The prevalence of von Willebrand disease has been much debated in recent years, since it is possible for patients of this disease to remain undiagnosed, particularly if they have a mild phenotype. Some epidemiological studies have placed the prevalence at as high as 1.3%. 

Although this disease is thought to affect both men and women equally, it tends to be diagnosed more frequently in women due to gynecological-related bleeding. Compared to hemophilia, the symptoms of bleeding tend to be milder. 

“Given the heterogeneity of the disease that is observed sometimes within the same family or even in the same patient throughout his/her lifetime, [von Willebrand disease] has been and remains to this day a complex entity to diagnose and to manage, partially explaining the difference between prevalence and actually diagnosed patients,” Denis and colleagues wrote in Blood.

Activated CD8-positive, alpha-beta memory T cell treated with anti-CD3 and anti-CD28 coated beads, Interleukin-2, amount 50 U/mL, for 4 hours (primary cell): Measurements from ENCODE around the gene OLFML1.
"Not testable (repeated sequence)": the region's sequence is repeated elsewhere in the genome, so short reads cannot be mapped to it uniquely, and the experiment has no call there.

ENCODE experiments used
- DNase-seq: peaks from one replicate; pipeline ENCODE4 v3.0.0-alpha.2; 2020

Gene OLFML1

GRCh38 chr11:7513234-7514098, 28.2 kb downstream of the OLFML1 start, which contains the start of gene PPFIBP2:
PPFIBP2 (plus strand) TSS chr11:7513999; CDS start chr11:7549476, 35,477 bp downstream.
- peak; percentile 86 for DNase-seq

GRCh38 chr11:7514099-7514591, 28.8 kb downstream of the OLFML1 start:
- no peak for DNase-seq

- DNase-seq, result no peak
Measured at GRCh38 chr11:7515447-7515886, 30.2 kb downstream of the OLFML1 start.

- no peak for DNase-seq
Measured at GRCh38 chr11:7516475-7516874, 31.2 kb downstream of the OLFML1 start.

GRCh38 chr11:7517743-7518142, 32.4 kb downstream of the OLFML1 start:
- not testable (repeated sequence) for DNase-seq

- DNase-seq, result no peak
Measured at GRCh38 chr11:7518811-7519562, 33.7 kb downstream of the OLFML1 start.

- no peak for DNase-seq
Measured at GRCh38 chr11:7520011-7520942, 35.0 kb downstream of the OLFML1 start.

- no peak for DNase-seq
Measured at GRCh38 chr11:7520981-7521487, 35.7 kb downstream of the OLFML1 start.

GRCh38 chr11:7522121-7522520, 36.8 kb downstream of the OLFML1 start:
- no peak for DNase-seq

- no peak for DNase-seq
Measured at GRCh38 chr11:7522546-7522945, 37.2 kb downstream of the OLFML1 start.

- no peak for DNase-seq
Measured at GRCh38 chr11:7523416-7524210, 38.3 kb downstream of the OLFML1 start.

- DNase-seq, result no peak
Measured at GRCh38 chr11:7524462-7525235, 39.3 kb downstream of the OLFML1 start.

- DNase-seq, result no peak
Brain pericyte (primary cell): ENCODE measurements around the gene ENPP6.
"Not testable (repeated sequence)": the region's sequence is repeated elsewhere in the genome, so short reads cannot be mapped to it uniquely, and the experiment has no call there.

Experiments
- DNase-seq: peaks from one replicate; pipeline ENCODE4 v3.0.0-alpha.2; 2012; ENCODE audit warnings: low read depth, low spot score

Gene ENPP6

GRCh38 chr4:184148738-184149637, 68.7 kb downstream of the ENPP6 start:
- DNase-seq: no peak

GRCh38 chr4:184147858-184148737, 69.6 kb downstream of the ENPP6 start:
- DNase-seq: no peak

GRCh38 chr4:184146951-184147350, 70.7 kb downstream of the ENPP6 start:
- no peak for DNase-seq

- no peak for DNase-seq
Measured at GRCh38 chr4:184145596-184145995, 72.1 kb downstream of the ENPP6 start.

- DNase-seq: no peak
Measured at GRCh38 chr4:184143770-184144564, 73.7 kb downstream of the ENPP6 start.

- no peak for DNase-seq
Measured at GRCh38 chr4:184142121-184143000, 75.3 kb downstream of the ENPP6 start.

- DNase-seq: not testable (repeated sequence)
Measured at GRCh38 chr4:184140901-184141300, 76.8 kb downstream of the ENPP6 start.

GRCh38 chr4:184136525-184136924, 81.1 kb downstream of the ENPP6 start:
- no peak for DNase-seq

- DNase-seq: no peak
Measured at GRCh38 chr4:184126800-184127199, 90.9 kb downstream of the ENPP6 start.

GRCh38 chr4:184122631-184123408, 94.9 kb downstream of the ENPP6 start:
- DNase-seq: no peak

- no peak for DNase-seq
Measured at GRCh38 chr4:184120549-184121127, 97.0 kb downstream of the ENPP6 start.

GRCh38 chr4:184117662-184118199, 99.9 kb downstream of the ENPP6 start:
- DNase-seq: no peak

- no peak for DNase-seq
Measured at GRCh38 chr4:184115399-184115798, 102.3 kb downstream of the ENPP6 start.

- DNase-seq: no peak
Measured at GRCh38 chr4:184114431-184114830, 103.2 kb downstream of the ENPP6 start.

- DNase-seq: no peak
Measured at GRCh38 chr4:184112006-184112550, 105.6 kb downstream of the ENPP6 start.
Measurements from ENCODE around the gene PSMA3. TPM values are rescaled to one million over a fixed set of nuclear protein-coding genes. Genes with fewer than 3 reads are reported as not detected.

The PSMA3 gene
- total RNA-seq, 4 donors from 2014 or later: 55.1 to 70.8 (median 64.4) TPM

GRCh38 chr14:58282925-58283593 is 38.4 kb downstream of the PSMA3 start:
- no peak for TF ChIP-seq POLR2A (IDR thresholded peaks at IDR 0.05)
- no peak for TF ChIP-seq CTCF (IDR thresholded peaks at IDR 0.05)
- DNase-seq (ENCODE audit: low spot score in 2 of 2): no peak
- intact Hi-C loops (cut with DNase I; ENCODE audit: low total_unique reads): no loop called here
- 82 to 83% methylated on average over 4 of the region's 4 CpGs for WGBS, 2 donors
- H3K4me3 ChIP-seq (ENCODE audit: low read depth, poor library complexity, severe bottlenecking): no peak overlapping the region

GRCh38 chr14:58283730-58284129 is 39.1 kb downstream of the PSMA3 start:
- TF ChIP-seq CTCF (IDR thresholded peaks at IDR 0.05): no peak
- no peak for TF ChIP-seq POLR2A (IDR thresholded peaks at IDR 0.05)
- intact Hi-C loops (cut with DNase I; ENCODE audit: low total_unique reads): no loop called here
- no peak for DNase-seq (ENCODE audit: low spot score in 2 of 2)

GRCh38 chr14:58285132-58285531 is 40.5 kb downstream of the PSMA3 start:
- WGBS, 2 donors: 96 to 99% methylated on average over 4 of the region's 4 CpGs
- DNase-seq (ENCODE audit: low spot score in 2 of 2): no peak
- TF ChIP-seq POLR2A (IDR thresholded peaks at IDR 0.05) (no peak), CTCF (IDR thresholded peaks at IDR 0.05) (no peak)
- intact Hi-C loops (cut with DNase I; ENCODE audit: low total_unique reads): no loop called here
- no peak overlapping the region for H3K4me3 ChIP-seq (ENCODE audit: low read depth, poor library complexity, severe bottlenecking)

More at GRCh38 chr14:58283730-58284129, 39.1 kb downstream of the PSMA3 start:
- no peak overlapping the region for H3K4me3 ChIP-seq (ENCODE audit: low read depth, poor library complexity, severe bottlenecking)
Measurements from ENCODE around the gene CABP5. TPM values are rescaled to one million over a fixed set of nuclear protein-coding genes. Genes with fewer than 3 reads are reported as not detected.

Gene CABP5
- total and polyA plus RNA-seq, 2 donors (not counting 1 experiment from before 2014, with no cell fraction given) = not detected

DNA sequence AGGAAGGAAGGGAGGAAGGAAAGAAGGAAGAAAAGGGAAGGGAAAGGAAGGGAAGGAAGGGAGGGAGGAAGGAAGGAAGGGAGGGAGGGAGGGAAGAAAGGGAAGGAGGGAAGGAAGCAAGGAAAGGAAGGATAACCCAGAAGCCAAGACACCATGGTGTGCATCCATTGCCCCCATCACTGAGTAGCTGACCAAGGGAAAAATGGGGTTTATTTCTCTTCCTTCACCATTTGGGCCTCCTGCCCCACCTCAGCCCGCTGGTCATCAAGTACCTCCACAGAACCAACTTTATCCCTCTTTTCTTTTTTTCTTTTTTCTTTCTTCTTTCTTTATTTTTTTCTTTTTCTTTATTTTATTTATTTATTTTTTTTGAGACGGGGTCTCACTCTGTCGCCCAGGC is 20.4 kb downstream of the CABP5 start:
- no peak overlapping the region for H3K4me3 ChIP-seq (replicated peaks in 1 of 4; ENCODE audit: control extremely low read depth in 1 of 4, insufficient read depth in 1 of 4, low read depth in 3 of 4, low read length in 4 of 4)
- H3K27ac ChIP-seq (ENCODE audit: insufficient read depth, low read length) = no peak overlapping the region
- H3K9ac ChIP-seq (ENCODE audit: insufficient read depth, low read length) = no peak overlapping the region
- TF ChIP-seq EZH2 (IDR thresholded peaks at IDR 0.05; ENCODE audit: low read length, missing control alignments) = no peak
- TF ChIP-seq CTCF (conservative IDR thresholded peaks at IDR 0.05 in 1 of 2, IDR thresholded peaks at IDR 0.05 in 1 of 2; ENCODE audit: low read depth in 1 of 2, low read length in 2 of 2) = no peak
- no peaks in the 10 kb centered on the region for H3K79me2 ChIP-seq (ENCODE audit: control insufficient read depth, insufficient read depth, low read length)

The best clue for the presence of this disease is a family history of heavy bleeding. The challenge this presents is that bleeding is subjective, and menstrual bleeding, in particular, remains a taboo subject among some individuals. 

Around half of female patients are not diagnosed with the disease until age 12, probably only when heavy menarche is noticed. In contrast, most male patients with this disease are diagnosed by age 10. 

“Delayed diagnosis may result in missed treatment opportunities and increased morbidity (both medical and psychological),” Denis et al wrote. “It is thus important to increase knowledge and awareness of [von Willebrand disease] among (general) clinicians and the public.” 

In the case of the patient described, she received desmopressin, which prevented her from developing any serious bleeding episodes. Desmopressin has been the primary drug for managing von Willebrand disease for the last 3 decades; it was only in the last decade or so that recombinant von Willebrand factor concentrate became available for managing the disease.